This trial is active, not recruiting.

Conditions obesity, eating disorders, bariatric surgery candidate, depressive disorder
Sponsor Neuropsychiatric Research Institute, Fargo, North Dakota
Collaborator Columbia University
Start date July 2010
End date July 2017
Trial size 202 participants
Trial identifier NCT02495142, 5R01DK084979-06


Bariatric surgery is associated with long-term weight loss, as well as short-term improvements in obesity-related medical comorbidities. However, a significant proportion of patients fail to lose sufficient weight, or experience significant weight regain. Although no robust predictors of response have been identified, pilot data that will be presented and reviewed suggest that surgery has profound effects on eating behaviors and psychosocial functioning, and that these factors may affect postoperative weight control.

The present investigation capitalizes on the Longitudinal Assessment of Bariatric Surgery (LABS) consortium to conduct an in-depth examination of the psychosocial aspects of surgery among a geographically, ethnically, and racially diverse sample of men and women undergoing bariatric surgery. This project unites experts in the areas of psychopathology, eating behaviors and quality of life to conduct a naturalistic study using state-of-the-art assessment tools; to document the relationships among psychosocial factors; and to examine psychosocial predictors of surgical outcomes.

United States No locations recruiting
Other countries No locations recruiting

Study Design

Observational model cohort
Time perspective prospective

Primary Outcomes

Change in Psychopathology as measured by the SCID
time frame: annually up to 7 years post bariatric surgery

Secondary Outcomes

Change in Quality of life as measured by the IWQOL
time frame: annually up to 7 years post bariatric surgery
Change in Quality of life as measured by the SF-36
time frame: annually up to 7 years post bariatric surgery
Change in Depression as measured by the BDI
time frame: annually up to 7 years post bariatric surgery
Change in Eating behaviors as measured by the EDE
time frame: annually up to 7 years post bariatric surgery
Change in Impulse Control as measured by the SCID-ICD module
time frame: annually up to 7 years post bariatric surgery

Eligibility Criteria

Male or female participants at least 18 years old.

Inclusion Criteria: - Male and female patients who are at least 18 years of age and undergo bariatric surgery by a LABS certified surgeon. - Previous enrollment in LABS-1 and LABS-2. - BMI at baseline of greater than or equal to 35. Exclusion Criteria: - Informed consent not obtained - Type 1 Diabetes Mellitus - Unlikely to comply with follow-up protocol (ie: geographically inaccessible for study visits) - Unable to communicate with local study staff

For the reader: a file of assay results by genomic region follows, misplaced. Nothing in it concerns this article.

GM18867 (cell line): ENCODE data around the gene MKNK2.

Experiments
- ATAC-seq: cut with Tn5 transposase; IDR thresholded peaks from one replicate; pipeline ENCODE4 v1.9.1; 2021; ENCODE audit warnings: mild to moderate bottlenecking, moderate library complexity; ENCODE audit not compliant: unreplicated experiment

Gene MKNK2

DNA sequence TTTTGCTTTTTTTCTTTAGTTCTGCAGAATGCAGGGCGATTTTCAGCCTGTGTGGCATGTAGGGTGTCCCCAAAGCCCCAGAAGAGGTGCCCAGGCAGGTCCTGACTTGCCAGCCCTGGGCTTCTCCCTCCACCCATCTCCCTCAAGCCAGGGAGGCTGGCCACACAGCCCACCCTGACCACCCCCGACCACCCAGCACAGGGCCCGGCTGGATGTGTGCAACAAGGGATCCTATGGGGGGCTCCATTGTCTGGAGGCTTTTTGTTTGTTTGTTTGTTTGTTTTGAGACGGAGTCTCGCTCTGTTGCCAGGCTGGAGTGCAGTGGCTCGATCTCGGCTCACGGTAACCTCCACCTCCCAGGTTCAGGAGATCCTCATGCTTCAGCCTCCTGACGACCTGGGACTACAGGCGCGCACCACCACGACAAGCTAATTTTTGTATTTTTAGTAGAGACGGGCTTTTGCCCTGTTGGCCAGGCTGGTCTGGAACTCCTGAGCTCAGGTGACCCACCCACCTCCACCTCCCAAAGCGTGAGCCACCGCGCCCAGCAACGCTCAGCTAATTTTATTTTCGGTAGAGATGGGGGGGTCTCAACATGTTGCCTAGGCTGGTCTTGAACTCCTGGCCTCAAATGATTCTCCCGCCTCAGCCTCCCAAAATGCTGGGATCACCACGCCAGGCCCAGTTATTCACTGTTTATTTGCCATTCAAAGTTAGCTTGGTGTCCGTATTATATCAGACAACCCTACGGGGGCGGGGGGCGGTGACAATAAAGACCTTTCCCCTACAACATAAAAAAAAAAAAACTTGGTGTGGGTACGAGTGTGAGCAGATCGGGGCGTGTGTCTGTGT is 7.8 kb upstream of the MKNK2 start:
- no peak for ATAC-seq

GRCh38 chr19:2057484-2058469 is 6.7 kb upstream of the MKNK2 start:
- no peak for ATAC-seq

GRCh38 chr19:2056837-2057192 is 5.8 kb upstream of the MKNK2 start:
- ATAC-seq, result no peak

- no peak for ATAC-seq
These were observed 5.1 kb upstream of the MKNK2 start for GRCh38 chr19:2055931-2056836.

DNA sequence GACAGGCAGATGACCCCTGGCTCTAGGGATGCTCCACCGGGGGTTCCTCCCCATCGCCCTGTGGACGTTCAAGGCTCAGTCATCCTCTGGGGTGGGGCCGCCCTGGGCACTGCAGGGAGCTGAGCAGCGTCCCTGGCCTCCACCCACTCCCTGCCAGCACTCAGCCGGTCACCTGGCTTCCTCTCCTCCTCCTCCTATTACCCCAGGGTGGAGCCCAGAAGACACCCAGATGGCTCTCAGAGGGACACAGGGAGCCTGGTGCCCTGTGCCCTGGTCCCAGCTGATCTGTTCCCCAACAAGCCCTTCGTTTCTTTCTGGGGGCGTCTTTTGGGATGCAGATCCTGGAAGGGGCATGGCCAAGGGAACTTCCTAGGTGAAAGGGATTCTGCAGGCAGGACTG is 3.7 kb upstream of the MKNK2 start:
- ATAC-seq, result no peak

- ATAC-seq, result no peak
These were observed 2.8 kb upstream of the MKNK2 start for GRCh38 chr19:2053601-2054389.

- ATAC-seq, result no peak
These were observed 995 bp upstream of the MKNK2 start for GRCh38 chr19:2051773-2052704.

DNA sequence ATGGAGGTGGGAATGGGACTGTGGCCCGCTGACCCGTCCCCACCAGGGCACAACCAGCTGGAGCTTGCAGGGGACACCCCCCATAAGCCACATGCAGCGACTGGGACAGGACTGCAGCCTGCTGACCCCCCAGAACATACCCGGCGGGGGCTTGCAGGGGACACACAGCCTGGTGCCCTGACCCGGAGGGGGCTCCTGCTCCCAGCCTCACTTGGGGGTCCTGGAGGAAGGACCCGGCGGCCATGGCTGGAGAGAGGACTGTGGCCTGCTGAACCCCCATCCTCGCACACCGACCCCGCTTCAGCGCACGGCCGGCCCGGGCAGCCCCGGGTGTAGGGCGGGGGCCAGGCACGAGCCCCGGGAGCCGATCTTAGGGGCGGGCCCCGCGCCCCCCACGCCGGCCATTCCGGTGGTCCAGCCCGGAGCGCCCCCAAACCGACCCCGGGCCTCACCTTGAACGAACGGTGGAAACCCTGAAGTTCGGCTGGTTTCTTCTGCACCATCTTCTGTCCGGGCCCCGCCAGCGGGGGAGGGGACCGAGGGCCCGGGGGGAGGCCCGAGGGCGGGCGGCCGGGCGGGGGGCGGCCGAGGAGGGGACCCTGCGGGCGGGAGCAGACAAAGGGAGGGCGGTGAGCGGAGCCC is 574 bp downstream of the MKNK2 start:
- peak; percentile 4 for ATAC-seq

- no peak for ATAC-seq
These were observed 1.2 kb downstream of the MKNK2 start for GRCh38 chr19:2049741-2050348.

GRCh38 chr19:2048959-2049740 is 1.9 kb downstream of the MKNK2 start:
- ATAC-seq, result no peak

Additional Information

Official title Psychosocial Issues and Bariatric Surgery
Principal investigator James E. Mitchell, MD
Description Primary Objective. Despite the obvious impact of bariatric surgery procedures on intake, no study to date has included a careful assessment of psychological factors, feeding patterns, energy intake and eating problems in this group of patients longitudinally. The Investigators believe that a careful examination of the structure of eating behavior and eating problems (e.g. vomiting) would be very helpful in guiding bariatric surgeons and dieticians who work with this group of patients in terms of dietary advice and recommendations, and with the prediction of eating problems and poor nutrient intake in the subgroup that develops such problems. This study involves prospective assessment of psychosocial outcomes of surgery by adding a supplemental battery to the LABS-2 assessment schedule. Conducting assessments at three of the LABS clinical sites assures the geographic, ethnic, and racial diversity of the sample, and hence enhances the potential to identify a subgroup or subgroups of patients susceptible to poor outcomes after surgery and the generalizability of study results. This study would also include an evaluation of psychopathological and behavioral variables that might impact on weight loss and weight regain, and psychosocial complications post-operatively, as well as quality of life. The overall goal of this study is to obtain detailed information that will allow a careful assessment of psychopathology, quality of life and eating behavior pre-surgically and at regular intervals for up to 7 years after the surgical intervention. The Investigators believe that the instruments and procedures selected will allow a detailed examination of psychopathology, eating pathology and quality of life in detail. The Investigators believe that the measures and tasks added at year 7 will allow the examination of theories of affect regulation, cognitive control, and reward processing in understanding postsurgical outcomes regarding pathological eating behavior and alcohol/substance use and their shared similarities as well as underlying neurobiological systems.
Trial information was received from ClinicalTrials.gov and was last updated in September 2016.
Information provided to ClinicalTrials.gov by Neuropsychiatric Research Institute, Fargo, North Dakota.